Auto Accident: Hit & Run Accidents

For the past 10 years, continued increases in the yearly number of hit-and-run cases have been a major concern, especially for the U.S. Department of Transportation’s National Highway Traffic Safety Administration. Based on NHTSA records, reports of hit-and-run cases from 2009 to 2011 have risen from 1,274 to 1,449, respectively.

Hit-and-run, also called skipping and fleeing an accident scene, leaving the scene or hit and skip, is a guilty driver’s act of speeding away from the scene of an accident without leaving any clues regarding his or her identification, so as to avoid responsibility over anyone he/she has injured or any property he/she has damaged.

Certain studies show that pedestrian accidents are usually the fault of the pedestrian and not the driver; however, leaving the scene without rendering aid to the injured and not accepting responsibility for the accident will render the fleeing driver guilty of crime, which can be as serious as felony hit-and-run.

In accidents where properties get damaged or individuals are injured or killed, state traffic laws require that the involved drivers stop and exchange identification and contact details (in the event that the accident is fatal then the other driver involved will need to contact authorities and wait for them to arrive at the scene).

Driving away from an accident scene can result in the following legal consequences:

  • Suspension or cancellation of driver’s license (the permanent cancellation of license is imposed in some states)
  • Imprisonment and costly fines
  • Voiding of the offender’s insurance policy (by his or her insurance provider)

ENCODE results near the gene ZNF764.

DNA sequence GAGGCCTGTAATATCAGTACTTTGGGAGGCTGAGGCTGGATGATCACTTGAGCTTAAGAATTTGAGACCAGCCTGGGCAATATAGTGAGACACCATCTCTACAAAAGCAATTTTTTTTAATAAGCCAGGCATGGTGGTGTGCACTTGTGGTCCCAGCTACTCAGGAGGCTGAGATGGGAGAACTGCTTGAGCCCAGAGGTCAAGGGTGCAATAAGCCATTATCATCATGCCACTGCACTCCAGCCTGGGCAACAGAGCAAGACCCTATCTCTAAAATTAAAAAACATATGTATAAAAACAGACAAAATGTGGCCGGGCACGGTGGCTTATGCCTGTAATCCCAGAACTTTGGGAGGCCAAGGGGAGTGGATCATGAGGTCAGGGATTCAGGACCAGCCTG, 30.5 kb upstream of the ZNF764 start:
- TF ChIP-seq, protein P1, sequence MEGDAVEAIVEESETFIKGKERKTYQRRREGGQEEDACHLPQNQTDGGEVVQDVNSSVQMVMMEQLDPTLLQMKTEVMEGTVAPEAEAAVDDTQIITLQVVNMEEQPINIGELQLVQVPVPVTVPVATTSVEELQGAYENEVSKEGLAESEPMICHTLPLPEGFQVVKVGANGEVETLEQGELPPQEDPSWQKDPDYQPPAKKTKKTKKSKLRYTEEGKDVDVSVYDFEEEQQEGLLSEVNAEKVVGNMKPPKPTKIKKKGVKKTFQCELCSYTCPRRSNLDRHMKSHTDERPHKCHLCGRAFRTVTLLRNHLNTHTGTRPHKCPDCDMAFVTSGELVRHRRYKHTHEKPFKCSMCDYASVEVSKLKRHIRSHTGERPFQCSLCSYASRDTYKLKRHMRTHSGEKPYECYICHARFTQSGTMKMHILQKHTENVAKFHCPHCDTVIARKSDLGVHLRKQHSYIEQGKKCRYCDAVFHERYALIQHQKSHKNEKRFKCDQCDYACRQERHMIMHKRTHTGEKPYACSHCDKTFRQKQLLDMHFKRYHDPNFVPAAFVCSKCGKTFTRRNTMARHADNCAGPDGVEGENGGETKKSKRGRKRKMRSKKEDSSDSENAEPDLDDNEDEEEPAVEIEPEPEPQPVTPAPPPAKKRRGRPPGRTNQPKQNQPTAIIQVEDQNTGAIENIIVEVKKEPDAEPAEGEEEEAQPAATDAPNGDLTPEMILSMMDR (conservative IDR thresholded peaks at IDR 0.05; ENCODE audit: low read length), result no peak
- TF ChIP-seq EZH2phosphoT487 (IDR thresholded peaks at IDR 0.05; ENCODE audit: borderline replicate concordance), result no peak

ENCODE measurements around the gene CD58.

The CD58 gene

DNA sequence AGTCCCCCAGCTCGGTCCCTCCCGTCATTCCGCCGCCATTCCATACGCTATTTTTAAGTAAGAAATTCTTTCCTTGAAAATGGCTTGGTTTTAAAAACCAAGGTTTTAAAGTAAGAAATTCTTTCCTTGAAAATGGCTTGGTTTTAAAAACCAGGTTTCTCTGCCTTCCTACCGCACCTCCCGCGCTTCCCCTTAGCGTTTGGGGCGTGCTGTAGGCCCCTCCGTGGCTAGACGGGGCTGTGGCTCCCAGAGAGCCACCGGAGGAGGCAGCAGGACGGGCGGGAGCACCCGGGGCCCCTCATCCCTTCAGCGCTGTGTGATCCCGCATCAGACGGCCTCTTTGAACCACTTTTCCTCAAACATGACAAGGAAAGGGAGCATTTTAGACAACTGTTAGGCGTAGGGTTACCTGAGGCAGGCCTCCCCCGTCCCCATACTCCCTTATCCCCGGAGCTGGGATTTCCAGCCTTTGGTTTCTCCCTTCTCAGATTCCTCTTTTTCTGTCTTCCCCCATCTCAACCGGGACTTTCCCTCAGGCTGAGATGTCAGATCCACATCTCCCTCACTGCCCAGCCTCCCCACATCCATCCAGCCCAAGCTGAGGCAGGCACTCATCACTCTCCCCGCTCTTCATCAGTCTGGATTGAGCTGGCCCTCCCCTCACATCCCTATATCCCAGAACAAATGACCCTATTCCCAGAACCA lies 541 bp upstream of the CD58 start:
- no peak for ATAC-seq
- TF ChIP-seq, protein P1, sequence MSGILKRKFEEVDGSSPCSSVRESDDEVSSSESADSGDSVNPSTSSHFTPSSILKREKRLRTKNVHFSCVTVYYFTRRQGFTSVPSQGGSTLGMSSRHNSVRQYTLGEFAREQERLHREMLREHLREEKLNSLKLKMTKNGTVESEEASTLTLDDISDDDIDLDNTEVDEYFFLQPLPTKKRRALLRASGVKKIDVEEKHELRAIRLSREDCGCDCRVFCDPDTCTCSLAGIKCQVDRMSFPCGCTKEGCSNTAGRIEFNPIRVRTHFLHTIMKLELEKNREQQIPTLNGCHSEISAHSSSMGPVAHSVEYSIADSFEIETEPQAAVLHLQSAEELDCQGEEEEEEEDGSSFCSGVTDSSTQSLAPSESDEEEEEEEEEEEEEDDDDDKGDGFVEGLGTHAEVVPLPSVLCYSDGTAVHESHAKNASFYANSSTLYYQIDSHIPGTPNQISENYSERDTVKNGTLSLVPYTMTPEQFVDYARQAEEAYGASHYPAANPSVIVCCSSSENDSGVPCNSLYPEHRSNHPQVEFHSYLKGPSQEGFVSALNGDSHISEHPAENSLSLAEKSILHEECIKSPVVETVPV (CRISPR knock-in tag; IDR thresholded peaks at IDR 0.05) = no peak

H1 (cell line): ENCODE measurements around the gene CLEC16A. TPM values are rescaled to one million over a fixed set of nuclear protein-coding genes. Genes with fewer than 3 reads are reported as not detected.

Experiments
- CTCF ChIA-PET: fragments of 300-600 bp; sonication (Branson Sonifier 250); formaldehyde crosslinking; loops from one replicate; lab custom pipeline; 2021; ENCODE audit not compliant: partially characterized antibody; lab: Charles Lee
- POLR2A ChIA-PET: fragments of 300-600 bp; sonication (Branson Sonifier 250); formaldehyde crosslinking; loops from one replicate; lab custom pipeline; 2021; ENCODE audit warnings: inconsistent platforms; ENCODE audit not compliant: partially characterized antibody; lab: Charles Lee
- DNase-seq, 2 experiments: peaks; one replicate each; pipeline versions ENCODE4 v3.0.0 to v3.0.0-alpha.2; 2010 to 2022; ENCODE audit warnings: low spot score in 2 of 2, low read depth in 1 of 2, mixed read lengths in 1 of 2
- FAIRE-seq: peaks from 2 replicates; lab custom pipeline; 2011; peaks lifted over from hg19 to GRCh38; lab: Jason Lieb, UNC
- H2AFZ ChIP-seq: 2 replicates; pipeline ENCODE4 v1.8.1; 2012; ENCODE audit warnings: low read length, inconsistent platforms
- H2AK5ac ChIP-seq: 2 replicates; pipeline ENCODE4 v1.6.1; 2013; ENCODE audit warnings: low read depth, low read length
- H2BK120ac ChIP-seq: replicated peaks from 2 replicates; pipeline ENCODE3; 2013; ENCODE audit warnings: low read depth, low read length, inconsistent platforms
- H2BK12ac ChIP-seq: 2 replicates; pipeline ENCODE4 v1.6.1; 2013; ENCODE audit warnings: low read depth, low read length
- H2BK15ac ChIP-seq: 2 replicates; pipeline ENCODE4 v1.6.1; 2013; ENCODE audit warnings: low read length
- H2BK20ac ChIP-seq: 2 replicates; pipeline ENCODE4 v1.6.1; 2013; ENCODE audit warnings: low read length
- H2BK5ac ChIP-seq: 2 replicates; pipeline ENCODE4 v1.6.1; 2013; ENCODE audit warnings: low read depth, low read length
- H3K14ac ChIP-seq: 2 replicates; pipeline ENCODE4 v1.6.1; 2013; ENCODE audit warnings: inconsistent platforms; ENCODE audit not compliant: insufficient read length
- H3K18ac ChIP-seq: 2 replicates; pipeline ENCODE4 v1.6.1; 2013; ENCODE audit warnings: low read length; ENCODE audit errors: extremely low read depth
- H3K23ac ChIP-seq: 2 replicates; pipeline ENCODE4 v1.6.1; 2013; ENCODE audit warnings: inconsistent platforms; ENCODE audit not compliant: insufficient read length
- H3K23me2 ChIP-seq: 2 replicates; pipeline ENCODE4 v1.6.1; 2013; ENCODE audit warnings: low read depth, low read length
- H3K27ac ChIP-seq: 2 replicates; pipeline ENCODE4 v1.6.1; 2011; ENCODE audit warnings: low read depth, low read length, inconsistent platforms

Filing a tort lawsuit against the guilty driver (for the purpose of pursuing justice and, possibly, compensation), will definitely be hard due to the lack of identification of the guilty party. Besides, statute of limitation imposed by states in the filing of cases is usually two years (there have been cases, however, wherein the 2-year statute of limitation was overlooked due to the act of the guilty driver in hiding or disposing of any sign of evidence that will trace the accident to him/her).

Seeking the help of highly-skilled hit-and-run accident lawyers will definitely help the victim and his/her family in pursuing the case and fighting for the victim’s rights. Legal assistance can also help the victim seek the compensation needed from his/her insurance provider.

Auto Accident Due to Driving Errors

Two basic, yet very important, requirements when driving an automobile are complete focus on the road and observance of traffic rules. Though the National Highway Traffic Safety Administration’s (NHTSA) identifies drunk-driving, overspeeding, reckless driving and cell phone use, while behind the wheel, as the top four causes of auto accidents, there is another continuously puts other drivers’ and pedestrians’ lives in danger: driver error.

A few kinds of errors that drivers usually commit include:

  • Failure to observe traffic signals
  • Failure to keep their vehicle in good driving condition
  • Failure to adjust their driving to inclement weather
  • Making turns at fast speeds.

There are also many other errors that drivers are guilty of committing, like taking sudden lane changes without first checking for incoming vehicles, failure to yield, right-of-way violations, improper overtaking, allowing themselves to be distracted, tailgating or driving too closely behind another vehicle (the effect of this can be worse if the vehicle a person would tailgate is an 18-wheeler truck), and so forth.